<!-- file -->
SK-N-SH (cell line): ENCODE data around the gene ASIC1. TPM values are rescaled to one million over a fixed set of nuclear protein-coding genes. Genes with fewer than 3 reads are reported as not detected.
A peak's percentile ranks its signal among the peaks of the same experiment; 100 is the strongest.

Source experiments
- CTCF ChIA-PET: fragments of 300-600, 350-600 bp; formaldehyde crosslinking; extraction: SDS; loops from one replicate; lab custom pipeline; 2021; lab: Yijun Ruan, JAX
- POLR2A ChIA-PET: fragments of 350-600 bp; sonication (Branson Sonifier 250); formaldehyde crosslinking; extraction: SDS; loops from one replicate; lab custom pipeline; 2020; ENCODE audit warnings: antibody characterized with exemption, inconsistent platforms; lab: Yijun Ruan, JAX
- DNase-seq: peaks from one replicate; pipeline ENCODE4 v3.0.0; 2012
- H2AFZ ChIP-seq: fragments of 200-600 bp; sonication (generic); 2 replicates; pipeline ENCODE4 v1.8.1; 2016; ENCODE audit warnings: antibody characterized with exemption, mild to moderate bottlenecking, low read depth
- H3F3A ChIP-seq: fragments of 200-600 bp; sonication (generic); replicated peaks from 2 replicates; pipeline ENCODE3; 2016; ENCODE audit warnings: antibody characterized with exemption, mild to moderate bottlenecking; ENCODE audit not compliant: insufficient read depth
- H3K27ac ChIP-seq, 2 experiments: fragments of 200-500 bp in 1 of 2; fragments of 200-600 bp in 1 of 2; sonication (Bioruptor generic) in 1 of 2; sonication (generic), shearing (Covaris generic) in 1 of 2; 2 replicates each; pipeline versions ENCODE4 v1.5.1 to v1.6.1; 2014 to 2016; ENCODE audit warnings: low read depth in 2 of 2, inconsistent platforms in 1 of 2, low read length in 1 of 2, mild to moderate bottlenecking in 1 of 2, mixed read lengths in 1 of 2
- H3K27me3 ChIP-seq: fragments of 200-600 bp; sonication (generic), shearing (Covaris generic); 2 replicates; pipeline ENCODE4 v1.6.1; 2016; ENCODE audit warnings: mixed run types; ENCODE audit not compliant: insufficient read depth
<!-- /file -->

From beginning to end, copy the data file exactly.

SK-N-SH (cell line): ENCODE data around the gene ASIC1. TPM values are rescaled to one million over a fixed set of nuclear protein-coding genes. Genes with fewer than 3 reads are reported as not detected.
A peak's percentile ranks its signal among the peaks of the same experiment; 100 is the strongest.

Source experiments
- CTCF ChIA-PET: fragments of 300-600, 350-600 bp; formaldehyde crosslinking; extraction: SDS; loops from one replicate; lab custom pipeline; 2021; lab: Yijun Ruan, JAX
- POLR2A ChIA-PET: fragments of 350-600 bp; sonication (Branson Sonifier 250); formaldehyde crosslinking; extraction: SDS; loops from one replicate; lab custom pipeline; 2020; ENCODE audit warnings: antibody characterized with exemption, inconsistent platforms; lab: Yijun Ruan, JAX
- DNase-seq: peaks from one replicate; pipeline ENCODE4 v3.0.0; 2012
- H2AFZ ChIP-seq: fragments of 200-600 bp; sonication (generic); 2 replicates; pipeline ENCODE4 v1.8.1; 2016; ENCODE audit warnings: antibody characterized with exemption, mild to moderate bottlenecking, low read depth
- H3F3A ChIP-seq: fragments of 200-600 bp; sonication (generic); replicated peaks from 2 replicates; pipeline ENCODE3; 2016; ENCODE audit warnings: antibody characterized with exemption, mild to moderate bottlenecking; ENCODE audit not compliant: insufficient read depth
- H3K27ac ChIP-seq, 2 experiments: fragments of 200-500 bp in 1 of 2; fragments of 200-600 bp in 1 of 2; sonication (Bioruptor generic) in 1 of 2; sonication (generic), shearing (Covaris generic) in 1 of 2; 2 replicates each; pipeline versions ENCODE4 v1.5.1 to v1.6.1; 2014 to 2016; ENCODE audit warnings: low read depth in 2 of 2, inconsistent platforms in 1 of 2, low read length in 1 of 2, mild to moderate bottlenecking in 1 of 2, mixed read lengths in 1 of 2
- H3K27me3 ChIP-seq: fragments of 200-600 bp; sonication (generic), shearing (Covaris generic); 2 replicates; pipeline ENCODE4 v1.6.1; 2016; ENCODE audit warnings: mixed run types; ENCODE audit not compliant: insufficient read depth